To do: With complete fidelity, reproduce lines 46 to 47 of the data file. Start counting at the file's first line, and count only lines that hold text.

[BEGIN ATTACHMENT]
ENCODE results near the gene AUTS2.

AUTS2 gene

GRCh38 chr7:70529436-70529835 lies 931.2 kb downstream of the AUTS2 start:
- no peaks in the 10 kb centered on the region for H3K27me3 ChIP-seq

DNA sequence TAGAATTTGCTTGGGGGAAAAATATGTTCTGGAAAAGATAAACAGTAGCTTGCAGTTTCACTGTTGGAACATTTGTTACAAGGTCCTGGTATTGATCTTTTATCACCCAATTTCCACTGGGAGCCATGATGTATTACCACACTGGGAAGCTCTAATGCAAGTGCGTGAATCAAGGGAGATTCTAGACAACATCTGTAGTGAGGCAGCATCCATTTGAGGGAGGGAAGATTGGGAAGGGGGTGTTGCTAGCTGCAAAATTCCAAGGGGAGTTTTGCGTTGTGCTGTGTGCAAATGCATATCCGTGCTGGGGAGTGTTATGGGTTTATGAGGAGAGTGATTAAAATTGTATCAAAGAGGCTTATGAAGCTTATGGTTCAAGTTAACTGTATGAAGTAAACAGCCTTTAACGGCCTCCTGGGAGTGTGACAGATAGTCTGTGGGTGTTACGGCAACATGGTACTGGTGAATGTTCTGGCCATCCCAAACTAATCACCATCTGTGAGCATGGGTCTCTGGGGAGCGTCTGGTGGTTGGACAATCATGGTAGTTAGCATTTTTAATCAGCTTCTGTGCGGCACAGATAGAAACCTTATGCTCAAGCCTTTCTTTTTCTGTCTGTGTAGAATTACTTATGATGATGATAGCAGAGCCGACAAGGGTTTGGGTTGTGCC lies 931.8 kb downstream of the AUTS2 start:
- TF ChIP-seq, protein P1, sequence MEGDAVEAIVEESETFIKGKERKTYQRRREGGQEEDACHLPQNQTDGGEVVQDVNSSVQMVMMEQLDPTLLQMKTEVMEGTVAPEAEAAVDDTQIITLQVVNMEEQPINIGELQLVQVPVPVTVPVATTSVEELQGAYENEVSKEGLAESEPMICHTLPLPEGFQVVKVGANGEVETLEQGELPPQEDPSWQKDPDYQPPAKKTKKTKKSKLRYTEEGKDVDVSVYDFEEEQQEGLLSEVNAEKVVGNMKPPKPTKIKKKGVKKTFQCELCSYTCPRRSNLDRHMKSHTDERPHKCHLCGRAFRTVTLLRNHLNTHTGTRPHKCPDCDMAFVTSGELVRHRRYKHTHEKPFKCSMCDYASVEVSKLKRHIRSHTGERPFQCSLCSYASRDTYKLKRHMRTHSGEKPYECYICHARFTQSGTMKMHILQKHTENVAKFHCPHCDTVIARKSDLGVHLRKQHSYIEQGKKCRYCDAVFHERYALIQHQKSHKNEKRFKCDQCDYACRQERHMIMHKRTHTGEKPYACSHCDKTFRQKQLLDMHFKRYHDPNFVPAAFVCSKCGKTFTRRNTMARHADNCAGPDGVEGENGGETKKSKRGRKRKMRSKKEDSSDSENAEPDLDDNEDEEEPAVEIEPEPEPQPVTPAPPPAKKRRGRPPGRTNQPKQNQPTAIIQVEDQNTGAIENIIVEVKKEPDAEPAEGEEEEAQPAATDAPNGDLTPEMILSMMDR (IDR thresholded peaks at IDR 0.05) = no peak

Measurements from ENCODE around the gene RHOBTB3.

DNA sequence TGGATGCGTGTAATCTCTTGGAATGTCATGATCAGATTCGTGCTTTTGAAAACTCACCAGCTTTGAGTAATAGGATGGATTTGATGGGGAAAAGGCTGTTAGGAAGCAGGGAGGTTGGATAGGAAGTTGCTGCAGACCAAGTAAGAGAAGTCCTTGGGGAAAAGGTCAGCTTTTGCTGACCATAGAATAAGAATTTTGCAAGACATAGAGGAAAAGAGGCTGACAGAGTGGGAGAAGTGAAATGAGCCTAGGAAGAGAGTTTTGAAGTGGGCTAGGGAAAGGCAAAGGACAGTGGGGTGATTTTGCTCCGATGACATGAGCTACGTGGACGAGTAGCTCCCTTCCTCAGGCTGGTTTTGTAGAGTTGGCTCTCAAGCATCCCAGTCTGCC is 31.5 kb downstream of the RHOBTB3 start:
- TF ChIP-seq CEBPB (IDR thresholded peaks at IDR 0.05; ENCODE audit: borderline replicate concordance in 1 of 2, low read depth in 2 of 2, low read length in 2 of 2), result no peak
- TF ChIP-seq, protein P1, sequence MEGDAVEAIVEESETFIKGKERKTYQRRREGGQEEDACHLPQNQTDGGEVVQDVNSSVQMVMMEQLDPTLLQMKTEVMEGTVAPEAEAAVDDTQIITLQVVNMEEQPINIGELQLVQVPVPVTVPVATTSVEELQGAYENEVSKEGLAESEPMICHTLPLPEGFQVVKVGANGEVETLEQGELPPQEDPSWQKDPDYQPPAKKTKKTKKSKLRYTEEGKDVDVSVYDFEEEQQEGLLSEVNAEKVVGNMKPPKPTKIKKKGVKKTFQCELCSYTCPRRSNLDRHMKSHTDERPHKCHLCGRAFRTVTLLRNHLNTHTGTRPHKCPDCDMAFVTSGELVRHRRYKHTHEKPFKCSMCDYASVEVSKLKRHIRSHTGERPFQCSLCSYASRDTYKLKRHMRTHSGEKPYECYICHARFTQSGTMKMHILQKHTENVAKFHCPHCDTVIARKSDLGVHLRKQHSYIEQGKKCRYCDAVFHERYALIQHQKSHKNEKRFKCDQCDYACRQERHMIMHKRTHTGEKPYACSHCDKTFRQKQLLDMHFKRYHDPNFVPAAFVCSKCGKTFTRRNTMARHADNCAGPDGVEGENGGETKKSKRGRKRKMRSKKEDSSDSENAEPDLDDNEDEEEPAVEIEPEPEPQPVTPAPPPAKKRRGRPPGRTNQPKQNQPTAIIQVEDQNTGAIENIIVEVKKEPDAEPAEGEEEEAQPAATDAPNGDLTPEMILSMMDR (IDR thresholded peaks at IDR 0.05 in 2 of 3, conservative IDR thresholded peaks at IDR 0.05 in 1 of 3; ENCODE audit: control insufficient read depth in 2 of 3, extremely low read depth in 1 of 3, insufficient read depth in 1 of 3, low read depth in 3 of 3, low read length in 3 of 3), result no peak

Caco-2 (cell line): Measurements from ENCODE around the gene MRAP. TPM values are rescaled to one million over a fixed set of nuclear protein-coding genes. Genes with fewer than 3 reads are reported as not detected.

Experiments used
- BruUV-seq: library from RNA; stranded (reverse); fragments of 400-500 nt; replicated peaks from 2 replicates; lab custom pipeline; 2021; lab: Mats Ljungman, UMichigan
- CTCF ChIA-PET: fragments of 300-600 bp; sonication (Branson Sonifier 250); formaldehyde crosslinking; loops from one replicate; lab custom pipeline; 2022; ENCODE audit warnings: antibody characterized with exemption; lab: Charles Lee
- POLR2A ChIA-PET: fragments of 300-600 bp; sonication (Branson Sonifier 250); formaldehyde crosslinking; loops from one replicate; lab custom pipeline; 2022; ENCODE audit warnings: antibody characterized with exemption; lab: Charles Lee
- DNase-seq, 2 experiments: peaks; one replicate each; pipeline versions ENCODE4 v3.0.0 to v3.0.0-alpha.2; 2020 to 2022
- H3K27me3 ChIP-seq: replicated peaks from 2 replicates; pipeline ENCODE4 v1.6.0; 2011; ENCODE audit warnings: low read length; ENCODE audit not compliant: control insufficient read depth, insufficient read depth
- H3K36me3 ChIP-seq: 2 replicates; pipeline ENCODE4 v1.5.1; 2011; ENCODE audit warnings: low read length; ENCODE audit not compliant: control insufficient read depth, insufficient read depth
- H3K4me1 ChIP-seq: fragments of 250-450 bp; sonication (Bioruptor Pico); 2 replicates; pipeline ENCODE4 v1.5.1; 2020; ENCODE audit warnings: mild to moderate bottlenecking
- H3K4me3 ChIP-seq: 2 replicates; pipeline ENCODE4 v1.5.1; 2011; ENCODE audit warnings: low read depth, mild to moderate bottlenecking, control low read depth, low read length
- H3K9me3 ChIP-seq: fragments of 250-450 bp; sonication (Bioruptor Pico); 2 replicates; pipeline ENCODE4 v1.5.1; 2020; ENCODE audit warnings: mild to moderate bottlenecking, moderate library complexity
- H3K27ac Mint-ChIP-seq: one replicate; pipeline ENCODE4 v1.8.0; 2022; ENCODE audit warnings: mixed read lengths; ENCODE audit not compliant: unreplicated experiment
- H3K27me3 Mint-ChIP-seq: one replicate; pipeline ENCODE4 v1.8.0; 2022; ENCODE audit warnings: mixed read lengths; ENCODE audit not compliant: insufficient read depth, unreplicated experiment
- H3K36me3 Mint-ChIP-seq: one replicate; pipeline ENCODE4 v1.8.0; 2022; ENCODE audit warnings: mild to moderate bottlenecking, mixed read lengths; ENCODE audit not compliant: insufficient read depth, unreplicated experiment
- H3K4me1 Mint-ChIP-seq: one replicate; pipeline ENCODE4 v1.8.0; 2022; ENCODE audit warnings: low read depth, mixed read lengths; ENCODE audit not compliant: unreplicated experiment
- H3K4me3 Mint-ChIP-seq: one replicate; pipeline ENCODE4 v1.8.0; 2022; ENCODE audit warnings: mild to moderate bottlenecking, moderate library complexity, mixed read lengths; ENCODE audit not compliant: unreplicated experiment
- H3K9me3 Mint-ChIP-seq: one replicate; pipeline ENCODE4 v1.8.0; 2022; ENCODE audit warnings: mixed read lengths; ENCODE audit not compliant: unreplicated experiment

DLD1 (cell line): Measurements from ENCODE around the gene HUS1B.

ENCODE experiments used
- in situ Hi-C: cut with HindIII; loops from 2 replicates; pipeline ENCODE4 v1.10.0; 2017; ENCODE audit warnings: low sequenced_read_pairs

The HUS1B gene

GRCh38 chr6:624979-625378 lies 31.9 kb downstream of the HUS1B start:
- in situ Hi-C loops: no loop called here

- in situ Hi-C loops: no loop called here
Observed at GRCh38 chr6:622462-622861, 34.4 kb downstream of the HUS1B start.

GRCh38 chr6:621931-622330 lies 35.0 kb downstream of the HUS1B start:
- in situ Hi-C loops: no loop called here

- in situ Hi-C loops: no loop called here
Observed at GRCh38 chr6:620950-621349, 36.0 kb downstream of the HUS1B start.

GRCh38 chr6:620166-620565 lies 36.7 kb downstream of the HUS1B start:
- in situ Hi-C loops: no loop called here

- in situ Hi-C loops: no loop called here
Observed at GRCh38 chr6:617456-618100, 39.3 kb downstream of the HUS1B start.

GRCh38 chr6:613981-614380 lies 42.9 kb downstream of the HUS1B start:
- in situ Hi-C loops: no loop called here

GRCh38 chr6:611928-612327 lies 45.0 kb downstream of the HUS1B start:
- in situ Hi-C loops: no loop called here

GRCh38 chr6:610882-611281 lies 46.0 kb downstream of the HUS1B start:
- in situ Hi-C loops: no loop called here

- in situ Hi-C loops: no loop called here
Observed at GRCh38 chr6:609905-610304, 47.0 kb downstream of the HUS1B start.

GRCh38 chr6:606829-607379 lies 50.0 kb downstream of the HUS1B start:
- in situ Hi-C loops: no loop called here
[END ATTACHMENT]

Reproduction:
GRCh38 chr6:611928-612327 lies 45.0 kb downstream of the HUS1B start:
- in situ Hi-C loops: no loop called here